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The rubbish crisis is back in Lebanon, and so is #YouStink

Lebanon's #YouStink movement returns to social media a year after the government announced plans to solve the growing garbage crisis
Beirut's Jdeideh neighborhood has seen uncollected rubbish pile up in the streets (AFP / Anwar Amro)

Social media has seen a resurgence of anger and resentment by Lebanese citizens towards their government for failing to adequately organise rubbish collections a year after the first protests over the crisis.

Refuse workers have reportedly been on strike as the weekend saw the pile-up worsen.

Last month people took to the streets of Beirut to protest the new waste management plan which proposed opening new landfills to deal with the overflow of rubbish that has plagued many towns including Burj Hammoud- an overpopulated neighbourhood that made headlines for its "garbage mountain".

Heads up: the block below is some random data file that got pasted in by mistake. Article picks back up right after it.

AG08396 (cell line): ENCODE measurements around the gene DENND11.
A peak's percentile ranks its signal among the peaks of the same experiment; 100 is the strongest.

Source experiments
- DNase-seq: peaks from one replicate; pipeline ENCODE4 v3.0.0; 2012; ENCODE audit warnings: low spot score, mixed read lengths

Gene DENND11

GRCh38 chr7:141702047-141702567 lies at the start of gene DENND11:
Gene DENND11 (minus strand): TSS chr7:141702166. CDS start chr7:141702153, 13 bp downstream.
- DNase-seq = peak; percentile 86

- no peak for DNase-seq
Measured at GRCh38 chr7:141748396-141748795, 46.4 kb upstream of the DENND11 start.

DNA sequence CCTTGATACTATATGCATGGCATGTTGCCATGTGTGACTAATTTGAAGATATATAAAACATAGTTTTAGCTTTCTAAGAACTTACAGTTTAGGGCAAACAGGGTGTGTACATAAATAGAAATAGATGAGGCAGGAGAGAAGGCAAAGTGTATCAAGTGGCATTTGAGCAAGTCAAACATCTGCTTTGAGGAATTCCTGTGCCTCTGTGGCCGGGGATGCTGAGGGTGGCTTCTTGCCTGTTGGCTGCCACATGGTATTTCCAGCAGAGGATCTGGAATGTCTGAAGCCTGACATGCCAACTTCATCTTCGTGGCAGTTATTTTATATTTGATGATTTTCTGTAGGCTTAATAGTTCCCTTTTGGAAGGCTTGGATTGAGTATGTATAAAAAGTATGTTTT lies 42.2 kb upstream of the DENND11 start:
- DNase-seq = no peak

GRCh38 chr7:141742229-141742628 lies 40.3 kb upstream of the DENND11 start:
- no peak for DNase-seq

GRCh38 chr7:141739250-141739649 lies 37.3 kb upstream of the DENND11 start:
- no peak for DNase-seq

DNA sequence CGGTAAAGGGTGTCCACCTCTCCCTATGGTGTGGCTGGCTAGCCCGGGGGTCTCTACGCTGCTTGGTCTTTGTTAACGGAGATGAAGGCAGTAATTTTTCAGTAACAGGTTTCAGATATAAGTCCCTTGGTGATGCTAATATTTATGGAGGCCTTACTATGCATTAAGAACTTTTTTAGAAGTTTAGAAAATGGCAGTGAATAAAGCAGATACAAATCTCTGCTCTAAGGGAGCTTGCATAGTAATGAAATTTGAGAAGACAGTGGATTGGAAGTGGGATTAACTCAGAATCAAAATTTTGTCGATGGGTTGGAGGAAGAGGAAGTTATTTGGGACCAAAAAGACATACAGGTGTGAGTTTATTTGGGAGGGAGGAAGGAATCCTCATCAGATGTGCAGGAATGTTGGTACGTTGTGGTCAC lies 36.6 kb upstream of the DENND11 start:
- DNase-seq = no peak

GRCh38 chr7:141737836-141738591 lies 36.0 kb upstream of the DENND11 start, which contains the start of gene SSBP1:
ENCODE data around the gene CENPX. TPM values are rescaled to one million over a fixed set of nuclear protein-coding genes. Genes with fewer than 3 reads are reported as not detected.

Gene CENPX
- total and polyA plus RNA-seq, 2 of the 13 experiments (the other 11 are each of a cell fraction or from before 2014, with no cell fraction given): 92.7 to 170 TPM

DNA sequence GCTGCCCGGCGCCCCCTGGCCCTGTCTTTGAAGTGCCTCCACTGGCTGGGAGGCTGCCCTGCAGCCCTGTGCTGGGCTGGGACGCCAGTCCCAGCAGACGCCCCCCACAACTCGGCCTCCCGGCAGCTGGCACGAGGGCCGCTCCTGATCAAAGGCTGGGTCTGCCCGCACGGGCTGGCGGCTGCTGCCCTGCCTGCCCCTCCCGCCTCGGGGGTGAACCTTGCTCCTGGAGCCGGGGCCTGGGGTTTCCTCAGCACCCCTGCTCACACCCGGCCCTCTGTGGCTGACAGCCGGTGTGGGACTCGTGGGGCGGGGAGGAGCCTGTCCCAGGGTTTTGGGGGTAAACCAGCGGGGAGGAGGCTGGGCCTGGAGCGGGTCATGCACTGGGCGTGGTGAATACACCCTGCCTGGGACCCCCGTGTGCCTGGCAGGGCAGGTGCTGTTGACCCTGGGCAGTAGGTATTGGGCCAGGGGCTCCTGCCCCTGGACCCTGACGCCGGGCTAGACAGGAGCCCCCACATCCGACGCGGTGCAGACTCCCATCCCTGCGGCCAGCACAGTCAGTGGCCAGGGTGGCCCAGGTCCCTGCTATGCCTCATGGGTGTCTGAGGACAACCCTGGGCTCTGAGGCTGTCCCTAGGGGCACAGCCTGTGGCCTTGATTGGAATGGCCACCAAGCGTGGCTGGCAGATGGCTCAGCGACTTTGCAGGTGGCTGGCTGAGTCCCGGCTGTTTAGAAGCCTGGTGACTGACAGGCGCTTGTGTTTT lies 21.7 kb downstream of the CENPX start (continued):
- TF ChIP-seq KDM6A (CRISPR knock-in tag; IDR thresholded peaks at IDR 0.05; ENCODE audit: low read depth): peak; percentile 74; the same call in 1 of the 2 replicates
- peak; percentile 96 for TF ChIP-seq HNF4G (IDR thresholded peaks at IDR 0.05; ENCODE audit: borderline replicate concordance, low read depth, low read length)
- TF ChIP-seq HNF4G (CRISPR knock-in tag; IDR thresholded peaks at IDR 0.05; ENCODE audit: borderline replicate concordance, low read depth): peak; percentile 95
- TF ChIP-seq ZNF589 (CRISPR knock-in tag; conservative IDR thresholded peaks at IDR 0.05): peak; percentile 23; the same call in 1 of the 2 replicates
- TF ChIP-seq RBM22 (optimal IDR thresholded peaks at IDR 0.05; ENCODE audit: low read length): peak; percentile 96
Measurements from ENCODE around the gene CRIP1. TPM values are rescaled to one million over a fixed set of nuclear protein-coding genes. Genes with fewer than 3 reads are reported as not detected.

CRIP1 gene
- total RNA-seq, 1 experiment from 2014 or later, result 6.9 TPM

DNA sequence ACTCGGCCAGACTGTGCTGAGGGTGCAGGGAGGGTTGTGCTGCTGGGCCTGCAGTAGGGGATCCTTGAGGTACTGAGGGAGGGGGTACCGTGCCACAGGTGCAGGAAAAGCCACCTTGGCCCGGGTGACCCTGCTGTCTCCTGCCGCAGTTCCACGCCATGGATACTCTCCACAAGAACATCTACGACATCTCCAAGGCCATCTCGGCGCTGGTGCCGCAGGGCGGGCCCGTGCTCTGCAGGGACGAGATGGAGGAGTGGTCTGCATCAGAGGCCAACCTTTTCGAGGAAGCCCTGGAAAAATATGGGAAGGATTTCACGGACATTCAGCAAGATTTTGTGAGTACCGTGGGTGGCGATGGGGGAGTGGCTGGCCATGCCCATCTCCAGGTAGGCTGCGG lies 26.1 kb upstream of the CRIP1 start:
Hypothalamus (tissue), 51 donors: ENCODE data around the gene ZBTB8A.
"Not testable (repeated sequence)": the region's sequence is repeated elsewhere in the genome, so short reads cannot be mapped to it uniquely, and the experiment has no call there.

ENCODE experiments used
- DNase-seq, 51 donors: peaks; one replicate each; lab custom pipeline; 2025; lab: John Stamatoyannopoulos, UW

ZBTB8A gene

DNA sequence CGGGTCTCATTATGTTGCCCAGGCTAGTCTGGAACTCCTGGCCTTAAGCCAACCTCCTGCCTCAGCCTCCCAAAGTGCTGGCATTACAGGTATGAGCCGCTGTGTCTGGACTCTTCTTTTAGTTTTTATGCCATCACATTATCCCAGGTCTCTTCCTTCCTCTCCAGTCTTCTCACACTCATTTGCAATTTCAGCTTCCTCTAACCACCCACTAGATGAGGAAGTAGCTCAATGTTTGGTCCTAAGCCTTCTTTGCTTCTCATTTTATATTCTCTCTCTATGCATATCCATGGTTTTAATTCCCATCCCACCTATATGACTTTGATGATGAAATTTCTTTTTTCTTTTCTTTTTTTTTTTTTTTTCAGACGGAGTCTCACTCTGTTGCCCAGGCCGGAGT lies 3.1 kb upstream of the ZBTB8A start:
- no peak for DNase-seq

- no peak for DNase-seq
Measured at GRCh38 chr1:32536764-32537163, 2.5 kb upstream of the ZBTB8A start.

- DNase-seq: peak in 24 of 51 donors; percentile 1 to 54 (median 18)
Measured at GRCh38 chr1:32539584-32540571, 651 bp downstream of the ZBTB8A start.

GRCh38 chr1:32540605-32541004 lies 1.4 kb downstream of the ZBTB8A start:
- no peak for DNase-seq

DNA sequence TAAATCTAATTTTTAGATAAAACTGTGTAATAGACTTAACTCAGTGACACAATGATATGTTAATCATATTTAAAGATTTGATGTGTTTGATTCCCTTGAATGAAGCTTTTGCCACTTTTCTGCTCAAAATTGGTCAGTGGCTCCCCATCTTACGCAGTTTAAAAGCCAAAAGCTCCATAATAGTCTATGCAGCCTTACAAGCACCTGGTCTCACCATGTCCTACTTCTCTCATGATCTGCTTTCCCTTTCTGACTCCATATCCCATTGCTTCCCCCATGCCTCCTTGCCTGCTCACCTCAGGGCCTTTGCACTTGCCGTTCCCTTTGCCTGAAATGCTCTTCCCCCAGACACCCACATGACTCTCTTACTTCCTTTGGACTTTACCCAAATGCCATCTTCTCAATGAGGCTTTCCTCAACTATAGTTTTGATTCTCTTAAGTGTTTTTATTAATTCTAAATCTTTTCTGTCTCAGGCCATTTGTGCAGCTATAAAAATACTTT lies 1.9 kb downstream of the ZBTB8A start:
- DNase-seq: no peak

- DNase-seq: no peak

#YouStink returns

Translation: How delicious

Worse than rubbish

Translation: Here is a picture in front of the entrance of a school...There is nothing left to say if this is our present for future generations...This is how the history books are going to remember the head of state and government as rubbish

Translation: The rubbish problem in Lebanon matters more to the people than not having a Head of State

The discontent over the rubbish crisis represents deeper social and economic issues affecting Lebanon.

With Lebanon being without a president for more than two years, the lack of solutions for waste management are a sign of its dysfunctional political system.

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